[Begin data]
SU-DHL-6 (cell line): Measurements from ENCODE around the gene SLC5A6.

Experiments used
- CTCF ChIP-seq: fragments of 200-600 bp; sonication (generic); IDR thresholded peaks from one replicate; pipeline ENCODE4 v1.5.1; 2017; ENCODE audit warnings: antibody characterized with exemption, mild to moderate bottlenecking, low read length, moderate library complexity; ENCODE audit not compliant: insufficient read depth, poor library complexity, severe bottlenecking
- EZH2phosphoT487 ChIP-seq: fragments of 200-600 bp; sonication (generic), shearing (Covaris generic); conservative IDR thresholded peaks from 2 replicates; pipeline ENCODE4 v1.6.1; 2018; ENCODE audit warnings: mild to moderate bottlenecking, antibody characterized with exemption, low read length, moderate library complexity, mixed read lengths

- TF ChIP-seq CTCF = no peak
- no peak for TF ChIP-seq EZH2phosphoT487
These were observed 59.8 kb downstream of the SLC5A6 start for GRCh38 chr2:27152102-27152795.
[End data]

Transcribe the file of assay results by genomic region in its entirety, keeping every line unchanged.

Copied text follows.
SU-DHL-6 (cell line): Measurements from ENCODE around the gene SLC5A6.

Experiments used
- CTCF ChIP-seq: fragments of 200-600 bp; sonication (generic); IDR thresholded peaks from one replicate; pipeline ENCODE4 v1.5.1; 2017; ENCODE audit warnings: antibody characterized with exemption, mild to moderate bottlenecking, low read length, moderate library complexity; ENCODE audit not compliant: insufficient read depth, poor library complexity, severe bottlenecking
- EZH2phosphoT487 ChIP-seq: fragments of 200-600 bp; sonication (generic), shearing (Covaris generic); conservative IDR thresholded peaks from 2 replicates; pipeline ENCODE4 v1.6.1; 2018; ENCODE audit warnings: mild to moderate bottlenecking, antibody characterized with exemption, low read length, moderate library complexity, mixed read lengths

- TF ChIP-seq CTCF = no peak
- no peak for TF ChIP-seq EZH2phosphoT487
These were observed 59.8 kb downstream of the SLC5A6 start for GRCh38 chr2:27152102-27152795.